Arkema Strengthens Partnership with Continuous Composites to Advance Carbon Fiber 3D Printing

Formnext Germany

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With a strong belief in the growing market opportunity for Continuous Fiber 3D Printing technology (CF3D), Arkema, a French specialty chemicals company, has invested to strengthen its partnership with US-based Continuous Composites.

In September 2019, the two companies had signed a Joint Development Agreement (JDA) to advance development of photocurable resins from Satromer, an Arkema subsidiary, and its N3xtDimension solutions for use in the CF3D process. Their joint innovation has quickly achieved key milestones, and enabled the production of large-scale, customized composite parts with high-performance mechanical properties. These parts can be used in applications across industries, primarily in aerospace, automotive and energy, and development projects are already underway in collaboration with Siemens, Lockheed Martin, and the US Air Force Research Laboratory.

The robotic arm on the left pre-impregnates reinforcement fiber with rapid-cure thermoset plastic hardened as it is deposited on the print platform mounted onto the robotic arm on the right. Image courtesy of Continuous Composites.

Arkema had also entered into a similar partnership with Switzerland-based 9T Labs for the former’s high-performance PEKK Kepstan polymer material for thermoplastic composite 3D printing. Earlier in June this year, Arkema sold its functional polyolefin business to SK Chemicals, a Korean chemicals company, committing to its focus on becoming a pure-play specialty materials player by 2024.

 “We are delighted to strengthen our strategic partnership with Continuous Composites, which has an agile, reliable team with a very strong entrepreneurial spirit. Our investment is a testament to our belief in the market opportunity of CF3D. This collaboration will accelerate the development of innovative materials and disruptive manufacturing technology,” says Sumeet Jain, Senior Director of 3D Printing Worldwide at Arkema.

In May this year, Jain had also shared detailed insights into how carbon fiber-reinforced polymer matrices have tremendous potential in replacing metals, significantly reducing the weight of structures, and when combined with 3D printing, makes composite manufacturing highly customizable, affordable, and efficient for end-use applications.

“CF3D technology, combined with custom N3xtDimension® photocurable resins from Sartomer, a business line of Arkema, creates a mold-less and out-of-autoclave composite manufacturing process with the ability to steer fibers in all dimensions for topology-optimized structures using an anisotropic fiber. Driving measurable cost reductions and removing traditional manufacturing barriers, CF3D is a more efficient and tailorable solution for end-use applications. Combining continuous fiber with high-performance thermoset resins enables CF3D® to print low-cost, complex composite parts in a net-shape additive manufacturing process.”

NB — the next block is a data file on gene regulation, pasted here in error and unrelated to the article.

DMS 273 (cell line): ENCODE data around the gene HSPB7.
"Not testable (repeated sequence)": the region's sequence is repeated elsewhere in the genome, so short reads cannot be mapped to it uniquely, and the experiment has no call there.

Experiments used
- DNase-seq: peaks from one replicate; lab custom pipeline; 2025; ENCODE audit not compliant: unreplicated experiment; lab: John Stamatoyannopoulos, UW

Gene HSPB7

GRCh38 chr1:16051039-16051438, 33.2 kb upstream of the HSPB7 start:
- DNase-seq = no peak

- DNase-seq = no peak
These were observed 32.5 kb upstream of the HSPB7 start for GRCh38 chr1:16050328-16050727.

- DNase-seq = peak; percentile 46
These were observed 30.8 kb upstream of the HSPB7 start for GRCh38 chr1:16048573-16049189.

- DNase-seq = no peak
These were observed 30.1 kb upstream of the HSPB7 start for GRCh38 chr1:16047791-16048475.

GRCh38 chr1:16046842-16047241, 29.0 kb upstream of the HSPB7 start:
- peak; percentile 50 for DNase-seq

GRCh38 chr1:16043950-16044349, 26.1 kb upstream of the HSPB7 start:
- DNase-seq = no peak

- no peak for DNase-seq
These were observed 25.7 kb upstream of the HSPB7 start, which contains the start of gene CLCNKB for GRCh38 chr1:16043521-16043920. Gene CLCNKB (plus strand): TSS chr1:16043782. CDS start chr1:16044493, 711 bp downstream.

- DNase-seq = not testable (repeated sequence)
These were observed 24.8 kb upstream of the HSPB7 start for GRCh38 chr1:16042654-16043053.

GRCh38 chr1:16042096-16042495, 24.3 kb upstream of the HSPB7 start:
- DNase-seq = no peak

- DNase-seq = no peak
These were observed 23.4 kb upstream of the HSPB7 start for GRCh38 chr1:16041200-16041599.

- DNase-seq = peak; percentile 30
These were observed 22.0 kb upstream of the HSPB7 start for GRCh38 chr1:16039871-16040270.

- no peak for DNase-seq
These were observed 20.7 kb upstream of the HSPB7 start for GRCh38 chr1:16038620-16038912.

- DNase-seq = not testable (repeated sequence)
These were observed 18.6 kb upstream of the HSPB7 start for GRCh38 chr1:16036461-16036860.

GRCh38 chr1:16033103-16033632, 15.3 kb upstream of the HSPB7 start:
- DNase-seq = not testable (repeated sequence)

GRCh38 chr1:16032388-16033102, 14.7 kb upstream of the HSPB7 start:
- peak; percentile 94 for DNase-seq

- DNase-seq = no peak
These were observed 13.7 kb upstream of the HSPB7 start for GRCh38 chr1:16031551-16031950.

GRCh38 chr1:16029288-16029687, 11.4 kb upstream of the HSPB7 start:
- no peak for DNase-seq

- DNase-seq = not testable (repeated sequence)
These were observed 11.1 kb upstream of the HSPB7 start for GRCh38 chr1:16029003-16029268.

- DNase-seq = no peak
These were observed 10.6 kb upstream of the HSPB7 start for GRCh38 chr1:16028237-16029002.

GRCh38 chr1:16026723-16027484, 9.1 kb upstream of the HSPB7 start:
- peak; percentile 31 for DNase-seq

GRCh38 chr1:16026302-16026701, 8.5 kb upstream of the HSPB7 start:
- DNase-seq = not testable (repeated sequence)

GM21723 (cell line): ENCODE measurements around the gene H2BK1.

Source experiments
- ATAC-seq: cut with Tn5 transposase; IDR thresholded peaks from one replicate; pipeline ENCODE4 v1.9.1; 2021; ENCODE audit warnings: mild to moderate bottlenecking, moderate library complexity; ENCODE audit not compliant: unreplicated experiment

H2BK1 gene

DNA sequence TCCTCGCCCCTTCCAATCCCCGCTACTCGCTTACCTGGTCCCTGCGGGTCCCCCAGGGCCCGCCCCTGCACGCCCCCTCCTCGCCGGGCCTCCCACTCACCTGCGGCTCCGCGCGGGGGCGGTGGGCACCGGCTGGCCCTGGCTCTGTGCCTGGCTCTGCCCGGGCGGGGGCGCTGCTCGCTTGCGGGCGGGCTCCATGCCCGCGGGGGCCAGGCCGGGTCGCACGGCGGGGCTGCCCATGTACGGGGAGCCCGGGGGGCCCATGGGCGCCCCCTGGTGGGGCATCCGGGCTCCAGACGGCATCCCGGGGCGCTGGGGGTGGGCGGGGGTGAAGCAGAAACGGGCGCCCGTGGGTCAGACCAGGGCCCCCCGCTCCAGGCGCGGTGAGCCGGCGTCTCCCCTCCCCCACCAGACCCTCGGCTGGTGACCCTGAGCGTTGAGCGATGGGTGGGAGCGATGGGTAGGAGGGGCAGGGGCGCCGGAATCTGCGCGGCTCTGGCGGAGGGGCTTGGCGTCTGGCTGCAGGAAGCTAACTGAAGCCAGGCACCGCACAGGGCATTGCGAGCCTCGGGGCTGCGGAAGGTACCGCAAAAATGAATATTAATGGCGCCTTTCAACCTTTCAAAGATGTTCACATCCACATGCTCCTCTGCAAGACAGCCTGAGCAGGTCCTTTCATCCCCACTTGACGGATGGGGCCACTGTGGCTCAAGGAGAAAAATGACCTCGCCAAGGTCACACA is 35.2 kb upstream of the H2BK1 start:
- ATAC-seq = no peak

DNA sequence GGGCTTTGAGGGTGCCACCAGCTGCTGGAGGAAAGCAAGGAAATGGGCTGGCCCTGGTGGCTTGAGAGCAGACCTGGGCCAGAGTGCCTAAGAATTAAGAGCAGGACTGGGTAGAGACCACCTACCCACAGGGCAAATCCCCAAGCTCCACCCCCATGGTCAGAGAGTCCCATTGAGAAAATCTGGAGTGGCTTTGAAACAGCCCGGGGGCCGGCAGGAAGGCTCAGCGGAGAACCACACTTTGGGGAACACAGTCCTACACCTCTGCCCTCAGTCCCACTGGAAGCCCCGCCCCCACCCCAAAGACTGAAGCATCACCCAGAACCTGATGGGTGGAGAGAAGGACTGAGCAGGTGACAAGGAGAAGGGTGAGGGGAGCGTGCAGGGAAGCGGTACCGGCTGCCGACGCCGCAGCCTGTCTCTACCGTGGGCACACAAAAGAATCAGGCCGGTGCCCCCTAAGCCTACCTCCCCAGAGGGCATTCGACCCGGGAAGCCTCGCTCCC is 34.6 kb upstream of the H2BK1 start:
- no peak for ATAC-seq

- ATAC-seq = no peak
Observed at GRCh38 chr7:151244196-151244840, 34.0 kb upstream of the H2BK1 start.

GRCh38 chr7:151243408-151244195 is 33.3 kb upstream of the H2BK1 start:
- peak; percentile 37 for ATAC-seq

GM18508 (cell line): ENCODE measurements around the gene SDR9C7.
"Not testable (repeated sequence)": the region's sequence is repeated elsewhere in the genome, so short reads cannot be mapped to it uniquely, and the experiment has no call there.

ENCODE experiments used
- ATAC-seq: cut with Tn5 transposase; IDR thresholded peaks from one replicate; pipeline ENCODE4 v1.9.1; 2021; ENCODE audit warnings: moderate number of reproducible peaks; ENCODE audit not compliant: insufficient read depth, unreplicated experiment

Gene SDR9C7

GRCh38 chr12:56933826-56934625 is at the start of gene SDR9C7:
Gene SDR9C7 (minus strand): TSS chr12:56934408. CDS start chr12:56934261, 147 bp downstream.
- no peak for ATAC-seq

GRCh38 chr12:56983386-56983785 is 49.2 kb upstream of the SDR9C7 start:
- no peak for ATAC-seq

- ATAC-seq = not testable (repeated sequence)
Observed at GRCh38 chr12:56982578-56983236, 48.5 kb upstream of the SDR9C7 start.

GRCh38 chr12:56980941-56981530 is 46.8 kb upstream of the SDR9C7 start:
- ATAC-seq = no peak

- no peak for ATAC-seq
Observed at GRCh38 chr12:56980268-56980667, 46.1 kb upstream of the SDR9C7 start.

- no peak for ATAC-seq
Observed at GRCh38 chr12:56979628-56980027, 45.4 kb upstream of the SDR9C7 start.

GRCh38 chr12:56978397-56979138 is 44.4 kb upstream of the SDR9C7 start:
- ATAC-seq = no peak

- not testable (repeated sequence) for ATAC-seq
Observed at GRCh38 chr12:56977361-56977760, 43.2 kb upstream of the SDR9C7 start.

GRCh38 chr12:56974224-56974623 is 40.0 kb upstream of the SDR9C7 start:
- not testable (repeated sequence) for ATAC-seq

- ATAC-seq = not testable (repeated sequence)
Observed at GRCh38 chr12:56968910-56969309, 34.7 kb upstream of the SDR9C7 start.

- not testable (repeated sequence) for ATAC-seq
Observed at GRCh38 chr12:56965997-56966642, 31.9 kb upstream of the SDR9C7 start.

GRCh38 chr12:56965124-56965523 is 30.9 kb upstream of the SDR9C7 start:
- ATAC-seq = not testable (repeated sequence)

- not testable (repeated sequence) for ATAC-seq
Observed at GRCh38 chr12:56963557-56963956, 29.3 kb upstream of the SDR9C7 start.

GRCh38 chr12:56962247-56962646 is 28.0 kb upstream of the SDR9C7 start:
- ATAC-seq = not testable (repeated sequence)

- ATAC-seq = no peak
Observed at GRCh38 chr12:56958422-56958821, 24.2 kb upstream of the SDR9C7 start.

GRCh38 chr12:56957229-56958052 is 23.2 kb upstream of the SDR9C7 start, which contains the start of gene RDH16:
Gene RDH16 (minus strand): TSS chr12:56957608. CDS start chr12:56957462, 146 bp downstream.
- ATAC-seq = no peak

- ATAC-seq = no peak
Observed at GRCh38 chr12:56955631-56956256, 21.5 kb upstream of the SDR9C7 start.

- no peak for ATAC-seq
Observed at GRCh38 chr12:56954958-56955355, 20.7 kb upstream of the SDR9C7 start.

Continuous Composites’ patented CF3D technology has the potential to revolutionize traditional composites manufacturing. The CF3D process which uses thermoset resins with print speeds up to three meters per second, does not require pre-impregnation (as it impregnates fibre with ultraviolet-curable resins during the process), produces parts that are self-supported thus eliminating the need for moulds, and  also eliminates the need for autoclaves since it is cured by light not heat. This eliminates a significant portion of the limitations and expense in composite manufacturing while enabling the efficient production of highly complex, lightweight composite parts.

This solution greatly reduces the cost of manufacturing with composites, and enables widespread adoption in composite manufacturing that was previously considered prohibitively expensive. Commercialization of such additive solutions would go a long way in growing the market for composite additive manufacturing, beyond the $9 billion it is expected to reach by 2028.

“Our team diligently laid the foundation of our business and strategic relationships so when we enter the market, we have all the building blocks in place,” says Tyler Alvarado CEO and Co-Founder of Continuous Composites. “Arkema’s JDA and strategic investment demonstrates our commitment to bringing an exponential growth curve to various industries. We are enabling more innovation through our alliance with Arkema’s 60 years of material science expertise and our dedicated R&D capabilities.”

In June this year, Royal DSM acquired parts of Clariant’s 3D printing business, strengthening its portfolio in high-grade, application-focused filaments, compounds and selected additive products. May last year, Henkel expanded applications for its materials portfolio by acquiring Molecule Corp, an industrial 3D printing and inkjet resins technology company. In March of 2018, Mitsubishi Chemicals acquired Dutch Filaments B.V., among Europe’s largest FFF filament manufacturers, to expand its material solutions for 3D printing applications. Following BASF’s acquisitions of Sculpteo and Innofil3D, and investments in Essentium and Materialise, 3DPrint.com had studied in detail the advances made by polymer or specialty materials companies in November last year, noting how BASF and DSM were leading the way in acquisitions or investments in the AM materials industry.

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